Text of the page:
A portion of shoreline on Belle Isle, Michigan is now free of marine debris! In 2012, the NOAA Marine Debris Program and the Great Lakes Restoration Initiative provided funding to the Alliance for the Great Lakes to tackle the problem of marine debris on this historic island.
Throughout the past two years, the project team has been busy on four different project components. The removal project helped clean up 200 metric tons of debris, which included concrete slabs, rebar, and other metal debris.
The project enlisted the help of 514 volunteers representing 13 different groups to participate in the Alliance’s Adopt-a-Beach™ program to remove and record litter from the Belle Isle shoreline. Volunteers spent 2,170 hours of service and removed 4,563.5 pounds of debris.
Belle Isle is a popular recreational area for Detroit, Michigan. It is the largest city-owned island park in the United States, and is currently leased to the state of Michigan. This allowed for some unique education and outreach opportunities in partnership with the Belle Isle Nature Zoo and other groups on the island. The Boat US Foundation donated five monofilament fishing line recycling bins. The bins were installed at various fishing piers and other popular fishing spots around the island. Volunteers from Go Lightly Career and Tech Center visited the bins monthly to record the amount of fishing line collected in the bins for a total of 55 entries to the BoatUS Foundation database.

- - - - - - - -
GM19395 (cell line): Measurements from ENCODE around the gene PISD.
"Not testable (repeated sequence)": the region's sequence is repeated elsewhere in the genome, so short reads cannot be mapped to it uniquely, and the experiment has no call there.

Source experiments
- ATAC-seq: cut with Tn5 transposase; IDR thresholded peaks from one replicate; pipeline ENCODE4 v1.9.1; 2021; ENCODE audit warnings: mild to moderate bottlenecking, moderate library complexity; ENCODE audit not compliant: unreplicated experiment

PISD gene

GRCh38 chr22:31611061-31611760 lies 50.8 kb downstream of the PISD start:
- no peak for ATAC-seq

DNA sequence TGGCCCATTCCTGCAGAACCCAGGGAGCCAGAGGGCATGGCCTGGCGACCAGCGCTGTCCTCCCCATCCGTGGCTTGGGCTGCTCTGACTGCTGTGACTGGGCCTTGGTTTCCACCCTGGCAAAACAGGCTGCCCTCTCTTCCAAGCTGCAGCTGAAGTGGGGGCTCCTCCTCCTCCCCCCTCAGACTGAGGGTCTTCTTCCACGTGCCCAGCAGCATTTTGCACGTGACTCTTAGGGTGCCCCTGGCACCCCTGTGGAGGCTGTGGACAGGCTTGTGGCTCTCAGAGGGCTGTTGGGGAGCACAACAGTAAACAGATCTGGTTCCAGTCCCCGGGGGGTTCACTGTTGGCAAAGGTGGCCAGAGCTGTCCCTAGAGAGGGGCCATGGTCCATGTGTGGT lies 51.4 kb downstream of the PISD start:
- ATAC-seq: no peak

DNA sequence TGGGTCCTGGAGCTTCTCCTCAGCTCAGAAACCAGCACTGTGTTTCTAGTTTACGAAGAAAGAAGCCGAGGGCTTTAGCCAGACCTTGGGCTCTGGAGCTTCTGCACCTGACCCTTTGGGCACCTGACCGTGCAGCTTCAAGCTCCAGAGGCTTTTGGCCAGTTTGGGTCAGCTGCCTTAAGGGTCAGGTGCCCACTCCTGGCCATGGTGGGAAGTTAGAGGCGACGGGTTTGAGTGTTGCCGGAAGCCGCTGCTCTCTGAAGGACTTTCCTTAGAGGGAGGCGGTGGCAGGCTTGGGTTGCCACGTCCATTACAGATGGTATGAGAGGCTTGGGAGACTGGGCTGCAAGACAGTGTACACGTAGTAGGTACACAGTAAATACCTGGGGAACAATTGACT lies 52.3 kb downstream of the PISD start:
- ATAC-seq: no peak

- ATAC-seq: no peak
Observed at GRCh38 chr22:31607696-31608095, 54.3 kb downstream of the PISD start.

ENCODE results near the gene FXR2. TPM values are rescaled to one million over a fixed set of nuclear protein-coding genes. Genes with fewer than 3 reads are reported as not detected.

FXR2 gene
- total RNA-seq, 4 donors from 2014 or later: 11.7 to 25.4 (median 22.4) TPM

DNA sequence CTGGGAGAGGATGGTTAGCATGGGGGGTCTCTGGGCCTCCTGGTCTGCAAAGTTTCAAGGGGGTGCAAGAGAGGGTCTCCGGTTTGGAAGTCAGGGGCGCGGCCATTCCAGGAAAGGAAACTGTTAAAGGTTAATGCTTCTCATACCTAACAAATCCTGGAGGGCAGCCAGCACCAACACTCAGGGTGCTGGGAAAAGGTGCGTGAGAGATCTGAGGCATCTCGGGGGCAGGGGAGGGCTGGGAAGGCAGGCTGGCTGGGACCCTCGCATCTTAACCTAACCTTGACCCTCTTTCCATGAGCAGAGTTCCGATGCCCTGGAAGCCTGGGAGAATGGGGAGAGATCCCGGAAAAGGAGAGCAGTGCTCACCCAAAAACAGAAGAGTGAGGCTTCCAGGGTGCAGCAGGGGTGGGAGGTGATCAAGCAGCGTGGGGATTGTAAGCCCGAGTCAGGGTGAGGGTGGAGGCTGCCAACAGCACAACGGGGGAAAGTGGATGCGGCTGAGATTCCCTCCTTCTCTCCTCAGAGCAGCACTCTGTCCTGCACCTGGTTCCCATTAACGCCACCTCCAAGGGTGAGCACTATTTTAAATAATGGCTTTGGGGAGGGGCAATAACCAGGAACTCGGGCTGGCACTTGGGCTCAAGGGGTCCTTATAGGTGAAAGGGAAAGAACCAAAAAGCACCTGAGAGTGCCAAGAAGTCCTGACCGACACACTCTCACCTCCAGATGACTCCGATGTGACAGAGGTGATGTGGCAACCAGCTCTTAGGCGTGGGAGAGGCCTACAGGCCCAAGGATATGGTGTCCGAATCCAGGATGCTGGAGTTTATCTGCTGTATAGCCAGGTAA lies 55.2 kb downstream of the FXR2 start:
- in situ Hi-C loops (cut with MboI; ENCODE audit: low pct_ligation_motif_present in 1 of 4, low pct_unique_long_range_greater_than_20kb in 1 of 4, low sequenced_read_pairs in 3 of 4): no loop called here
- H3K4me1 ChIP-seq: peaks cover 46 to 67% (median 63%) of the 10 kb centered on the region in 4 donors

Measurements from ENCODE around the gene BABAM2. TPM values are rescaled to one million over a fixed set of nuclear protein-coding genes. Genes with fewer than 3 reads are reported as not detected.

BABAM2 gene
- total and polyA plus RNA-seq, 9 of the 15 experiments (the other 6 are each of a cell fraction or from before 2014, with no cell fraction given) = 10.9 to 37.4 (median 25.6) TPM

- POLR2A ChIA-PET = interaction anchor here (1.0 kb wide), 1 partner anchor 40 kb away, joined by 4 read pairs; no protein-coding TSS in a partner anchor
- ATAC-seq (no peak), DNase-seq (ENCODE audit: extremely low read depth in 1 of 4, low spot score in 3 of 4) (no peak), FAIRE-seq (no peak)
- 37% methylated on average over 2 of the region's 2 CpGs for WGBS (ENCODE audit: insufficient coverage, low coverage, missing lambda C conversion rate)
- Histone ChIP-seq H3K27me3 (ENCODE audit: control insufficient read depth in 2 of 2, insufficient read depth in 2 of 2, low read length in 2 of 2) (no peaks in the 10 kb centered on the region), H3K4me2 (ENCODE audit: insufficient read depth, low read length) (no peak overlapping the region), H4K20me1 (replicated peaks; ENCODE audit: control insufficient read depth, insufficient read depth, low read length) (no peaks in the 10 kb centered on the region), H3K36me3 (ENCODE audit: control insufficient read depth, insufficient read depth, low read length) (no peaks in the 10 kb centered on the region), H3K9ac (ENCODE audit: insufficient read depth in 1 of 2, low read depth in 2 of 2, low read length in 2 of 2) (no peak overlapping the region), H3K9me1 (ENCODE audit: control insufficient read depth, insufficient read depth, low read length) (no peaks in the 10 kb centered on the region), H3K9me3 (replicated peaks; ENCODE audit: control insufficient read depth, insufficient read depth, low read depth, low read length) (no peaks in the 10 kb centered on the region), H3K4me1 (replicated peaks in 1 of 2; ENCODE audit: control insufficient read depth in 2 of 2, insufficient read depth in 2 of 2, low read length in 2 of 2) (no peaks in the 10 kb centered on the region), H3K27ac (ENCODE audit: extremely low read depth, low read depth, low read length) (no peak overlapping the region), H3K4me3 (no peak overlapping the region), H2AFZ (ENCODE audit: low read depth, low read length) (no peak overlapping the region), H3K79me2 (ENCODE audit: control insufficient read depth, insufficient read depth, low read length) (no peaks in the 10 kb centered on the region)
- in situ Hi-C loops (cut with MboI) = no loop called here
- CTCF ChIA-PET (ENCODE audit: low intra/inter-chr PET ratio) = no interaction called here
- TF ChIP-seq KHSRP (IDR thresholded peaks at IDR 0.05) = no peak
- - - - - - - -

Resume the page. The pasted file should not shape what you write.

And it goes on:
Beyond the bins, the Alliance worked with the Belle Isle Nature Zoo to also develop an educational mobile display to educate zoo-goers about the recycling project on the island and to stress the problem with fishing line and trash left in the Great Lakes environment. Recently the Nature Zoo used it at a special youth day in Detroit on July 11 reaching an estimated that 1,500 students. The Nature Zoo itself hosts more than 60,000 visitors a year.
While marine debris removal projects have obvious benefits to habitat, many of our funded projects like Belle Isle, reach beyond their footprint to make a difference in the community and to educate others on the impacts of marine debris.
“It’s one of the most productive partnerships that I can think of. Working together, the impact we have made on teachers, students and the community really is priceless. It’s immeasurable,” said Belle Isle Nature Zoo’s Mike Reed.
The project team successfully secured funds to continue the work to make a “Better Belle Isle.” Learn more about NOAA Marine Debris Program’s removal funding opportunity here.